How To Lose Weight And Keep It Off

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lose weight and keep it off



One of the more frustrating aspects of being overweight is when you experience success, drop a few pounds, only to see it all come back.

There’s good news and bad news.

The good is that you have the personal discipline to follow a diet plan to lose unwanted body fat. The bad news is that you’re likely repeating similar mistakes with every new diet attempt, causing the weight to return.

To understand how to lose weight and keep it off permanently, let’s examine the most common diet flaws people encounter.

Why The Weight Comes Back

When you try diet after diet, and get the same or similar results — you regain all the weight you lost — you begin to think it’s you. That you’re the problem. It must be genetic, or there’s something physically wrong with you.

While this is true in rare cases, for the overwhelming majority of people trying to lose weight, the problem is often attributed to repeated behavioral patterns that follow you from diet to diet.

It’s more likely something you’re doing, or not doing, rather than a hormonal problem that requires medical treatment.

Anatomy Of The Yo-Yo Diet

You lose weight, then it comes back. You lose it, then it comes back. It’s like a yo-yo swinging back and forth.

The common thread that binds all diet failures is sustainability. Can what you’re doing to lose weight be sustained indefinitely?

Or are you counting down the days to when you don’t have to do it anymore and go back to eating the way you want?

What you’re looking for is a sustainable change in eating behavior. It has to be something you can accept as normal, and continue for the foreseeable future.

Related: How to drop a dress size in 30 days

Common Mistakes That Brings Weight Back

The One Food Diet

You know what I’m talking about. Just eat this one food all day every day and you’ll lose a ton of weight. And sometimes this is true, you can actually lose weight on these diets. The problem is it’s only a temporary behavioral change that doesn’t establish a permanent eating pattern to keep the weight off.

Let’s say you were successful and lost twenty pounds on a grapefruit diet. Are you going to do that for the rest of your life? No, and because it was a gimmick diet it didn’t address any pre-diet behavior that caused you to gain weight.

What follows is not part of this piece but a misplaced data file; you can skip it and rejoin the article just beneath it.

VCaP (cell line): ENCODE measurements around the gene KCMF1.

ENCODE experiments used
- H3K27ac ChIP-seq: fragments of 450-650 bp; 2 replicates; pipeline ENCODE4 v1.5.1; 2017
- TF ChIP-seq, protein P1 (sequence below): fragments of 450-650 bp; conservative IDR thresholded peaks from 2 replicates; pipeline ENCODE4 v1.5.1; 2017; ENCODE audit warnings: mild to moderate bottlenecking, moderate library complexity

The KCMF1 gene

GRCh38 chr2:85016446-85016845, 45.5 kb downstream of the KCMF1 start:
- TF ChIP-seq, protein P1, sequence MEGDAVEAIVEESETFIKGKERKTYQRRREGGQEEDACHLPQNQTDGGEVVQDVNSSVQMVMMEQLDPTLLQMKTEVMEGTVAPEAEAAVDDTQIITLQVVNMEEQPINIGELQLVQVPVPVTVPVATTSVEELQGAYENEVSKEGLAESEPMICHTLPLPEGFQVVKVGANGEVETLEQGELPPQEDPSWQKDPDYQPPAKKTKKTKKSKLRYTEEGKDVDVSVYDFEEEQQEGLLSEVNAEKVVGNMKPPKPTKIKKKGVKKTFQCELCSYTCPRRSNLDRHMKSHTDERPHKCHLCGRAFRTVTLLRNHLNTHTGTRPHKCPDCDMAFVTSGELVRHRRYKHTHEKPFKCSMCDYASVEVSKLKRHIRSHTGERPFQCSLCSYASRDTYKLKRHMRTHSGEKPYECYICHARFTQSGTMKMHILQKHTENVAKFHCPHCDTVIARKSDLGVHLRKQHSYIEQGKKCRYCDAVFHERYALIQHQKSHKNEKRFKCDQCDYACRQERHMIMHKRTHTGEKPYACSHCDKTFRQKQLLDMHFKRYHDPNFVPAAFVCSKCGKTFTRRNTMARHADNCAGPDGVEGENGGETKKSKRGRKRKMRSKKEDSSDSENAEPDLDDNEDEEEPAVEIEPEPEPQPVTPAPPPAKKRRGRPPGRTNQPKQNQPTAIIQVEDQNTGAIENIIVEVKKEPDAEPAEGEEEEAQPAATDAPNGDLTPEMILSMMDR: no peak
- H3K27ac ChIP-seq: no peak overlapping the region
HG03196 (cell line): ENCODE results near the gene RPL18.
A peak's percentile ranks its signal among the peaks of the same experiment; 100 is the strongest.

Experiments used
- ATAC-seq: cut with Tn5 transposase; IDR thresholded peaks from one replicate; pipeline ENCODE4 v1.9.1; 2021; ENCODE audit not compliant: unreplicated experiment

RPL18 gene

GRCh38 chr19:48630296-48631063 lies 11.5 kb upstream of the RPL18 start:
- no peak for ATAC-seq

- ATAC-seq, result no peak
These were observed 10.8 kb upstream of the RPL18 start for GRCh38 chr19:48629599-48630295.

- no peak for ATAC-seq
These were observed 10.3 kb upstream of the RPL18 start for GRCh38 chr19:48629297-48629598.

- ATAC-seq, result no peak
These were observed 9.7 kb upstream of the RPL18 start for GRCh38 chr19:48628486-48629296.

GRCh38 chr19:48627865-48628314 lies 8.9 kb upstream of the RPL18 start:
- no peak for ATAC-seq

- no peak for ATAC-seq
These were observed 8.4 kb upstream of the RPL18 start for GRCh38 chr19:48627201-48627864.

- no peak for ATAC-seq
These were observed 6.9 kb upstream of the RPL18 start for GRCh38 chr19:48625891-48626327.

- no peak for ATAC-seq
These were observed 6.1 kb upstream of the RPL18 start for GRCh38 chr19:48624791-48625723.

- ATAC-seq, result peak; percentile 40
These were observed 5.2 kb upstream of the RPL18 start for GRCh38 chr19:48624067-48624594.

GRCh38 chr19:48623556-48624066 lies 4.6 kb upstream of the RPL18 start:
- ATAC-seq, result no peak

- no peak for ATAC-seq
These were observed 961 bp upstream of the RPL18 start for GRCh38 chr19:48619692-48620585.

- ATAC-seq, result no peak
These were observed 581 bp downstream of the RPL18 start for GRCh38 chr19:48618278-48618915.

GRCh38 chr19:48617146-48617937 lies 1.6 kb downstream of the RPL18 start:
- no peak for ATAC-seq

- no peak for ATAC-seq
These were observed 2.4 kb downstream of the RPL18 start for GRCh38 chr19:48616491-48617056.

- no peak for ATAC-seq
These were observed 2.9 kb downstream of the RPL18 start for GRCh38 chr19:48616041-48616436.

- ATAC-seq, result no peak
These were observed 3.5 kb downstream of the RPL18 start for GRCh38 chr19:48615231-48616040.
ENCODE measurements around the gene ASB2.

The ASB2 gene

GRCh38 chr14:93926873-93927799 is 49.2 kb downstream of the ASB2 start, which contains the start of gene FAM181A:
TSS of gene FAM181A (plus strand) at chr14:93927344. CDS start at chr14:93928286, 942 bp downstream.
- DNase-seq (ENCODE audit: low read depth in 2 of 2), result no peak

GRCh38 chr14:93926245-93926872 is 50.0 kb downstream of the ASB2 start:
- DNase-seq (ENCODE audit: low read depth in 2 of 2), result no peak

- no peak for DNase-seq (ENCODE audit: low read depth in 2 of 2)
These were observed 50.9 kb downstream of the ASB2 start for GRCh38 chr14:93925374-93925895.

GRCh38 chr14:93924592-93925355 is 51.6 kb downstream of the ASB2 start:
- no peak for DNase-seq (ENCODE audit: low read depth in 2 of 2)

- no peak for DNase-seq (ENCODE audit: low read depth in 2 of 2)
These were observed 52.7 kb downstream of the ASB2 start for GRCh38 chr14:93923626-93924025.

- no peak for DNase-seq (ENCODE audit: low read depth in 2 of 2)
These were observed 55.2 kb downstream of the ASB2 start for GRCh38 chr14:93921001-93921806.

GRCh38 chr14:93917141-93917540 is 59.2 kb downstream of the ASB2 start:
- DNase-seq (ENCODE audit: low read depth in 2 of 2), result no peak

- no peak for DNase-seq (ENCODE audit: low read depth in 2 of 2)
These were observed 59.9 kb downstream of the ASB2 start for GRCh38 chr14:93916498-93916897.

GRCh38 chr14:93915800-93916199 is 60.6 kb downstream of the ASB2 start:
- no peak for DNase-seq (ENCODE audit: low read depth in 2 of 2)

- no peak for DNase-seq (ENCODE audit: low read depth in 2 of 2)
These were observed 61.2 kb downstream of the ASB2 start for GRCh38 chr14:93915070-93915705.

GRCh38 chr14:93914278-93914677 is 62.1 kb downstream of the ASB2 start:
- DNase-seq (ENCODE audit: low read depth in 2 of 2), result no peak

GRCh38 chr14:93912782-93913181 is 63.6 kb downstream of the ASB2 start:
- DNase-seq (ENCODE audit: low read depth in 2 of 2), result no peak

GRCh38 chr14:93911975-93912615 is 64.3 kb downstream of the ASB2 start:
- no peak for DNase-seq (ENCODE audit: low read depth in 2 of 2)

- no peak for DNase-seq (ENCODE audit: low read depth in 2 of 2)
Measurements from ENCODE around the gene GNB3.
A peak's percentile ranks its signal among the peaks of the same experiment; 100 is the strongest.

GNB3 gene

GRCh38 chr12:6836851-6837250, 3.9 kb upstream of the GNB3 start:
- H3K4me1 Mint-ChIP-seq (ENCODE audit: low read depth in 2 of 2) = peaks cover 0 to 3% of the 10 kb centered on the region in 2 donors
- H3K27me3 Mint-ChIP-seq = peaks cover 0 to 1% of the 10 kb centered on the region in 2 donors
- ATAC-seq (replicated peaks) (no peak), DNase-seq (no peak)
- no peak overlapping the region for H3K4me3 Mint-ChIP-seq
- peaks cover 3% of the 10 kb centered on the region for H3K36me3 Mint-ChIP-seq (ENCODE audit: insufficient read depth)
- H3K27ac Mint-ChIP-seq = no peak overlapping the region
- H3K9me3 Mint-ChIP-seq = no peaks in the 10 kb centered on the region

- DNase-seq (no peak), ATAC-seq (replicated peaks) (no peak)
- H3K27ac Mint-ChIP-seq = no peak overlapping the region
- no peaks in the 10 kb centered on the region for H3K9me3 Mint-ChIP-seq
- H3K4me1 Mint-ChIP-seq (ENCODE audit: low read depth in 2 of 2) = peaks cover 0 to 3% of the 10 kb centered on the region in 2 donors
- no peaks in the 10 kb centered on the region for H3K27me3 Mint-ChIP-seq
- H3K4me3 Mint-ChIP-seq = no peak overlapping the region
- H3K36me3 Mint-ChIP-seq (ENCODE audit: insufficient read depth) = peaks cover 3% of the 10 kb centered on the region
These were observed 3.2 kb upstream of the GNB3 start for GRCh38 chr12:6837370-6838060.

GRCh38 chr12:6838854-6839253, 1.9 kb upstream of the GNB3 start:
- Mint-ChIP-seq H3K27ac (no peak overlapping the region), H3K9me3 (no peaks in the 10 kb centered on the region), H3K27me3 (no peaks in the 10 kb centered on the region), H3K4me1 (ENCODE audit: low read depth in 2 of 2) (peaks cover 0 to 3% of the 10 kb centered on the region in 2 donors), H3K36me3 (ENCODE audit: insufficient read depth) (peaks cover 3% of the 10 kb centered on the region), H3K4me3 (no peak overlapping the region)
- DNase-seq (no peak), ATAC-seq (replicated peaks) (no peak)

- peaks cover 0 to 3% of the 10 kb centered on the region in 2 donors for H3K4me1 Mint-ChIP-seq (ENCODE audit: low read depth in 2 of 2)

So when the one-food diet ends, and it will, you go right back to the eating behavior you knew and established prior to your grapefruit orgy.

Weight will always come back with a one-food diet.

Calories Are Too Restrictive

This is kind of like a dam waiting to burst. You feel so deprived and almost like you’re being punished that when you finally give in, you go big. Real big. You don’t just eat a slice of pizza, you eat the WHOLE pizza.

You then go on a three day bender filled with ice cream, cupcakes and everything chocolate related. Not only do you regain all the weight you lost, you proceed to add another ten pounds.

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Exercise Routine Is Too Demanding

This may not be you, but everybody has that one friend that plows forward 200% full speed ahead until they crash and burn. It’s not enough to exercise twice a week, no, they need to exercise six times a week for an hour or more.

They’re committed. And for the first two weeks, they’re on point. Six days a week. An hour each workout. Nothing can stop their success.

And then they hit the wall, and realize what they’re doing isn’t something that fits into their long term life goals. They just want to drop a few pounds, not try out for the Olympics.

Then, as quickly and passionately as they started — they quit.

What’s worse is most people feel as if they’ve failed. It’s a depressing cycle that contributes to overeating and weight gain.

The best way to approach weight loss, including restrictive diets, is to establish a transitional maintenance diet. It’s a meal plan that allows you to maintain your current weight AFTER your weight loss diet ends.

What you can’t, and don’t want, to do is return to your pre-diet eating behavior.

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